Critically preterm babies always face a very uncertain future. Although a fetus is considered viable at 24 weeks of gestation, only about 60% of babies born this young survive, and many of those who do experience life-long complications.
For preterm births who are born a couple of weeks earlier, the statistics are even more dire: only 10% of babies born at 22 weeks are likely to survive. Building some sort of artificial womb could potentially save them. All.
Artificial womb, Holland takes steps forward
Last October, a team of researchers from Eindhoven University of Technology in the Netherlands announced that it had received a € 2,9 million grant. The goal is to develop within the next 5 years a working prototype of an artificial womb where a baby can grow up before giving birth.
The project started in the Netherlands is not the only artificial womb on the horizon.
in 2017 Philadelphia researchers transferred lamb fetuses aged between 105 and 115 days of gestation (equivalent to approximately 28-30 weeks of human gestation), into a so-called “biobag” filled with artificial amniotic fluid. After several weeks in the bag, the lambs developed normally.
In March 2019 the technology has been further refined: a mixed Australian and Japanese research group kept alive even younger lambs, around 95 days of gestational age, in a more optimized system than the previous one.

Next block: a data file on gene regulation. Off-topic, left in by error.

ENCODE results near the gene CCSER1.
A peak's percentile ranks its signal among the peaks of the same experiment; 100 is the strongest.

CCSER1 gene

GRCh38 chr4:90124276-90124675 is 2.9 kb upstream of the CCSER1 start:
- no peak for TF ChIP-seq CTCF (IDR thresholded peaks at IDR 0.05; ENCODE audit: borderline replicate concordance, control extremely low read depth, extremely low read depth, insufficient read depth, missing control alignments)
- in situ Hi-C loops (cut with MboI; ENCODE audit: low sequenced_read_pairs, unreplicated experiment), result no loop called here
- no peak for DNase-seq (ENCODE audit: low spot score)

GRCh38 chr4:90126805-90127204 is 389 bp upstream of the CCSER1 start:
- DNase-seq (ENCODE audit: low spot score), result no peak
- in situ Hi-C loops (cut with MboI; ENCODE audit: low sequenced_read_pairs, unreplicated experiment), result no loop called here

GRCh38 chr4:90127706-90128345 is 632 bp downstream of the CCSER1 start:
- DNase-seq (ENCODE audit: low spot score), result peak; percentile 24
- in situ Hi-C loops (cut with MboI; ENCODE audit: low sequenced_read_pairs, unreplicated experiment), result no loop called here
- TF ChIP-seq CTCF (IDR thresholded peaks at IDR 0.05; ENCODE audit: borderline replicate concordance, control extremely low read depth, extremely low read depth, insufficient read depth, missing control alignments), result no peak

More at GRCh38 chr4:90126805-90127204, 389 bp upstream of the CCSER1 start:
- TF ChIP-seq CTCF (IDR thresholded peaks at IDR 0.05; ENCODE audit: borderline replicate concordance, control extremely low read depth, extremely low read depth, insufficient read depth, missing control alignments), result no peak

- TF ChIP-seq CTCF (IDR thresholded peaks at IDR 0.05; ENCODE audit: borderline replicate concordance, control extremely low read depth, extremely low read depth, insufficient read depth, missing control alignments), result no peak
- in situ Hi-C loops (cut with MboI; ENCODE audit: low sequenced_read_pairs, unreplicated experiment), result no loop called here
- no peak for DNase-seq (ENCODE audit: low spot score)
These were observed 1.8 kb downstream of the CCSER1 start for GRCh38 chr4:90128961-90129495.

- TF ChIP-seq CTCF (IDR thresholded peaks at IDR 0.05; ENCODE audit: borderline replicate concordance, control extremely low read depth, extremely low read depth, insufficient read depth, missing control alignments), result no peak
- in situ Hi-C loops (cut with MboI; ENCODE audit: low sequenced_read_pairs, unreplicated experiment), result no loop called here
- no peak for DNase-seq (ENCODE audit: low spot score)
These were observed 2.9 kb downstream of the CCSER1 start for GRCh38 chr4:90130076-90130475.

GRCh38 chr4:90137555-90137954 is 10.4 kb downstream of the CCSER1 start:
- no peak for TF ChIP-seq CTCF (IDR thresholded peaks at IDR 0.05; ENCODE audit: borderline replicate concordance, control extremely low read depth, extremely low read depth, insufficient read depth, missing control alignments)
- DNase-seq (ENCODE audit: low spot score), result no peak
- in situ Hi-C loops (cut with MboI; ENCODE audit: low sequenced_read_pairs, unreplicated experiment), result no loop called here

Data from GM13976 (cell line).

Dr Matthew Kemp, who drove the latter work, admits that researchers do not fully understand the mechanisms that drive the growth of a fetus within a uterus. And this makes the creation of an artificial surrogate really complex. This is why Kemp is skeptical of the Dutch team's plans, and says it will probably take much longer than the expected 5 years.
And since the technology will presumably be very expensive, it is unlikely to be widely deployed any time soon, even if available.
Artificial womb: ethical problems
So far, what researchers call an "artificial womb" is essentially an enhanced incubator. It provides a fluid-filled space where a fetus can receive nutrients and oxygen through a "placenta". From there to complete ectogenesis (the incubation of fetuses outside a human being for the duration of pregnancy) still goes a huge distance.
However, many bioethicists note that technology is moving fast and suggest starting to think proactively to avoid being unprepared for the arrival of similar technology.
For Dr. Elizabeth Yuko, bioethics of Fordham University in New York, the artificial womb will also be of great use. It could allow people who cannot have pregnancies (due to illness, infertility, sex or age, even if the latter case is waning a lot).
But it also raises concerns. For example, gestation outside the human womb would likely change the perception of rights and duties, she says Elizabeth Chloe Romanis, a lawyer and bioethicist at the University of Manchester. If a fetus can grow outside a woman's body, the choice of whether or not to have the baby may be out of her control.
Another problem is that our legal rights are based on the fact that we were born alive. "I do not believe that a pregnant subject in an artificial womb necessarily satisfies this requirement", says Romanis. "This raises some questions we've never asked ourselves."